Graphic Reviews: Curse Words 3

Curse Words

Since I was a kid, I’ve always been fascinated by magic. I mean, what’s not to love about wizards and witches and dragons and all of the awesomeness involved with the fantasy genre? But since I’ve been reading in that genre for most of my life, it’s also a lot of fun to read stories which poke fun at all the little tropes that have manifested over the years. This week, I’m looking at the new-ish series, written by Charles Soule and illustrated by Ryan Browne, called Curse Words. This is the first creator driven series I’ve read by Soule (my previous experience was with his Star Wars: Lando Calrissian series) and it’s good to see him playing with old standards for a little fantasy romp.

Wizord has some…difficulties fitting in when he first shows up on Earth.

Curse Words begins with the appearance of a wizard in present-day New York City. Wizord has come to earth (specifically Central Park) with a very specific mission. After just a week on Earth however, Wizord abandons his old mission and presents himself to humanity as their savior from the dark forces. As the story reveals, Wizord may be a bit less than truthful about his intentions but it’s pretty clear that he enjoys Earth significantly more than where he came from and he’s not inclined to leave any time soon. But his old world isn’t quite ready to let go and Wizord must deal with the consequences of his attachment to Earth.

Once he establishes himself, Wizord has three simple rules when helping anyone with problems.

Curse Words is one of those series that I think will appeal much more to people who aren’t me. There’s a lot to love about this new series. Wizord is absolutely not a standard good guy, he’s got a terrible past and he has a tendency to not think through consequences when he does things. So if you like unreliable narrator type characters and protagonists who don’t always walk the straight and narrow, Wizord will be your guy. His sidekick Margaret acts as his conscience and is eminently more likeable than Wizord. It’s frankly a wonder she doesn’t kick him in the pants sometimes. Not to mention the other wizards who make an appearance in both volumes of the story and are more interesting than they appear at first. Soule is good at drawing out the ties between the characters and the history of Wizord in a way that makes the reader constantly want to know more. And I loved the way that magic worked in both the old world and the new for Wizord.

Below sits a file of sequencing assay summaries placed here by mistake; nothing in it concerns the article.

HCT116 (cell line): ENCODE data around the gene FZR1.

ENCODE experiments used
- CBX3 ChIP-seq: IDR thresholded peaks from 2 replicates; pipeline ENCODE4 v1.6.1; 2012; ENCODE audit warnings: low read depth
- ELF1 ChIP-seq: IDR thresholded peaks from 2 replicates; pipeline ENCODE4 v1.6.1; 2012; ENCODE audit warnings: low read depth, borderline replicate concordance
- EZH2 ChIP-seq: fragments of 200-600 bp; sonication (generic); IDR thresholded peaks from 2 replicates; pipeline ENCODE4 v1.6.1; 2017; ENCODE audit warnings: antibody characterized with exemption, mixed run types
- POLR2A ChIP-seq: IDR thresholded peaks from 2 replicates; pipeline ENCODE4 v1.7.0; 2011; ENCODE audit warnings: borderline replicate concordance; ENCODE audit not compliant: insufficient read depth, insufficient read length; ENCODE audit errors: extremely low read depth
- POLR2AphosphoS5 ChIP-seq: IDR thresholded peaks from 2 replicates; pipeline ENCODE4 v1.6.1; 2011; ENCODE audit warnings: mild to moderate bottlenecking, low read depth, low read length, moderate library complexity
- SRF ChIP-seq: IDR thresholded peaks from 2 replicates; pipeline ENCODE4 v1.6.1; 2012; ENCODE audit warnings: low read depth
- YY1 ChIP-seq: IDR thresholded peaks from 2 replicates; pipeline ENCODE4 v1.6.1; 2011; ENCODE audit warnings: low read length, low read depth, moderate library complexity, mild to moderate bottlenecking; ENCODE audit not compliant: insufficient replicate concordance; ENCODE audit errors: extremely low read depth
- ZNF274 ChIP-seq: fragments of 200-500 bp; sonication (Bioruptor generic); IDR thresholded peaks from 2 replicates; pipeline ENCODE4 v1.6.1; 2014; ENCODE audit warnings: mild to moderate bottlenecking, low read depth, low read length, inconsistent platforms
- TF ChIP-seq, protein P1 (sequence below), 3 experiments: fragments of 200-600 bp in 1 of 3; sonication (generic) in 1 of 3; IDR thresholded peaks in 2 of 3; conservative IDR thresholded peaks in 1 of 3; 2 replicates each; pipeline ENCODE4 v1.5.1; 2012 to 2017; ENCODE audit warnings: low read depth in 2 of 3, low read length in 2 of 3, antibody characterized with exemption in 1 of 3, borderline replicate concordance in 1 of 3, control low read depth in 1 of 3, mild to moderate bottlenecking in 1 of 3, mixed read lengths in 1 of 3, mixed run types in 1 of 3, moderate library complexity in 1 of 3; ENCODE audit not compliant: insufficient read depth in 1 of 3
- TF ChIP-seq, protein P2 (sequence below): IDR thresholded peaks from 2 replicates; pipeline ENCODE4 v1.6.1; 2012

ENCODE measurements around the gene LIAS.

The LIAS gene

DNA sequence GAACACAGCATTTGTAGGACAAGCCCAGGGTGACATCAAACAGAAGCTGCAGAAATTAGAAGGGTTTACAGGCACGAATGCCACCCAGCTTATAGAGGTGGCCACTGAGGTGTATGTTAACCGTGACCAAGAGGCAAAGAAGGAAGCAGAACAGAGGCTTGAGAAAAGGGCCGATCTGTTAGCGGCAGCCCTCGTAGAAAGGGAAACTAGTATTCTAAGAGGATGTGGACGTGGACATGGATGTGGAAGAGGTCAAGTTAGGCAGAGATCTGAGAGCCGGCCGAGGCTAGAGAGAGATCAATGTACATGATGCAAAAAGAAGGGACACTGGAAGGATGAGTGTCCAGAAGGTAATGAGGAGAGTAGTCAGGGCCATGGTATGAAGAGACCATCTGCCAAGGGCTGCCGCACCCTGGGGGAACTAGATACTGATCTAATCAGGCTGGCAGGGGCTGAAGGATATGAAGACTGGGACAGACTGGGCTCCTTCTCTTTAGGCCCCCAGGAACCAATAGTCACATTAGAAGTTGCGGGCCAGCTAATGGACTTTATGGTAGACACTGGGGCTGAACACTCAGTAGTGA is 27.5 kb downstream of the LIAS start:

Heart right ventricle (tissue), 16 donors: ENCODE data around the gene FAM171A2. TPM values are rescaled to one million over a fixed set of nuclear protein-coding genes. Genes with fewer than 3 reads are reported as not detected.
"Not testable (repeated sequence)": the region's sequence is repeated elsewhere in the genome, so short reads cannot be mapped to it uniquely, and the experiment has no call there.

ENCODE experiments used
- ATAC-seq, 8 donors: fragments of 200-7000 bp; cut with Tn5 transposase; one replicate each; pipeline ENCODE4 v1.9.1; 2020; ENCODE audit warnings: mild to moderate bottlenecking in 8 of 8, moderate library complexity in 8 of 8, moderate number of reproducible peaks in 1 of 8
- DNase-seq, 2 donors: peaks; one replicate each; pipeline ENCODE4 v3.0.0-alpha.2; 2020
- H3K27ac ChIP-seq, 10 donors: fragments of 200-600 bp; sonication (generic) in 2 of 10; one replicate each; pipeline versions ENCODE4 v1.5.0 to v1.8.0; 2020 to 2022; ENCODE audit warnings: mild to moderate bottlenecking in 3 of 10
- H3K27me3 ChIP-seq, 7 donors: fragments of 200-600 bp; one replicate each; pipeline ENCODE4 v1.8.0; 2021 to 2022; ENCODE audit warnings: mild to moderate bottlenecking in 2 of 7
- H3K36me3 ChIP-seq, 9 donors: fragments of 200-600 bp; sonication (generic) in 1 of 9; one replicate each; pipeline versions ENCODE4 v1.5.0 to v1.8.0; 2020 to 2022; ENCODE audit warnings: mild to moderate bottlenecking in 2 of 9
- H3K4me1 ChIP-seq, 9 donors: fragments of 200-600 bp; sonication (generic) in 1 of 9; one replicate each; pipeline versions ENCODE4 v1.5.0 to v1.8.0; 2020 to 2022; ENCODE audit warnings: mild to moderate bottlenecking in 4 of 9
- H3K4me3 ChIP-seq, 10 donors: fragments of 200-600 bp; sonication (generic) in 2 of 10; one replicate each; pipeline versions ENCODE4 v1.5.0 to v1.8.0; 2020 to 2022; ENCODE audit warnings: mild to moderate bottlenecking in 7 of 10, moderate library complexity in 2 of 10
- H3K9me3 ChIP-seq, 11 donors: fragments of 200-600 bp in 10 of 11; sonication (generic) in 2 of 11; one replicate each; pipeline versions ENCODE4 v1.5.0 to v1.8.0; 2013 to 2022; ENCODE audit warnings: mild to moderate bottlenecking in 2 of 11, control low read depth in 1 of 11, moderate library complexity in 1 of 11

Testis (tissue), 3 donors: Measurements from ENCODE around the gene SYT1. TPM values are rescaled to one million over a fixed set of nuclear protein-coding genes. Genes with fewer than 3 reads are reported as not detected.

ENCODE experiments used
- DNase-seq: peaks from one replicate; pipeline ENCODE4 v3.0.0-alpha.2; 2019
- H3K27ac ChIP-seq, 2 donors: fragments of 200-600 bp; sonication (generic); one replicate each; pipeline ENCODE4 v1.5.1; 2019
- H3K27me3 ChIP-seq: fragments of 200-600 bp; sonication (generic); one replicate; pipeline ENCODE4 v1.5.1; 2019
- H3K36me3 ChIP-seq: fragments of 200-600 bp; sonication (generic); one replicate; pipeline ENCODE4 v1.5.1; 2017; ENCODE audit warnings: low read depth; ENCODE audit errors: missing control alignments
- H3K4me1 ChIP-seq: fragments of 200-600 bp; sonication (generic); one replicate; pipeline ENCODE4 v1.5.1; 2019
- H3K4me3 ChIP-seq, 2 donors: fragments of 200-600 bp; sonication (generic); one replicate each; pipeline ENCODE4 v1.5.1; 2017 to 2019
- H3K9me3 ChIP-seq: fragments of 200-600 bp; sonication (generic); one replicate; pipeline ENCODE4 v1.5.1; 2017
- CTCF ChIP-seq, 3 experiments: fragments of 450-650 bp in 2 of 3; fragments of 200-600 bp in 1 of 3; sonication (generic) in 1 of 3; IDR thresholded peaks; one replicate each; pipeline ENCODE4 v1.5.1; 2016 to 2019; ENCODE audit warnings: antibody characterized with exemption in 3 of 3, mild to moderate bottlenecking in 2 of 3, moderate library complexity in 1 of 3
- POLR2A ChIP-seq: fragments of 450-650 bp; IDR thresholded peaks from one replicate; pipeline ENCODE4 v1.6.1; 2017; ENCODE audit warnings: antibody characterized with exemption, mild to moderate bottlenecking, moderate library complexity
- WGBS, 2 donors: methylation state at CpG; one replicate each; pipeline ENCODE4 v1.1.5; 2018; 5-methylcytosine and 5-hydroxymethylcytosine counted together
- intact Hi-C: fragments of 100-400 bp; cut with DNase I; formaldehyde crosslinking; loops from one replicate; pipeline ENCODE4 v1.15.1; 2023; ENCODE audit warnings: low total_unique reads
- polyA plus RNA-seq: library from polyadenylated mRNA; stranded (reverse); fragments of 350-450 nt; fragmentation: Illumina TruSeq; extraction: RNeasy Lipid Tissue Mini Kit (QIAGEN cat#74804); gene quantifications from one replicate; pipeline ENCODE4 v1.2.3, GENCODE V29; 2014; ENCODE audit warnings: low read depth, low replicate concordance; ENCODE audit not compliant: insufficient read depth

However, I ended up not loving this series because if I don’t like a protagonist, I just struggle to connect with the story. And in this case, I really didn’t love Wizord. While I can appreciate that his personality is such that he makes reckless choices and doesn’t always respect others, I got frustrated with his lack of thinking and empathy and it made it difficult for me to care about what happened to him. By the end, I cared significantly more about the secondary characters than about Wizord. This isn’t a mark against the series so much as an acknowledgement that it’s just not a series that’s going to be near and dear to my heart.

Cornwall is the first of several wizards who show up to stop Wizord, though he is more than a bit silly. 

I did absolutely love the art by Ryan Browne though. The colors are vibrant and I loved the way each of the wizards involved with Wizord had kind of their own color scheme and style. Browne’s style tends toward realistic rather than comic and it suits this fantasy in the real world sort of story very well.

Curse Words is a darkly amusing, fun fantasy adventure that plays with a lot of the tropes of the genre. It’s not for the squeamish or the prudish but it will appeal particularly to fans of dark fantasy and satire along the lines of Christopher Moore, Terry Pratchett and Joe Abercrombie. It was not for me but I’d still recommend checking it out if you tend to like these sorts of stories.

– Cait

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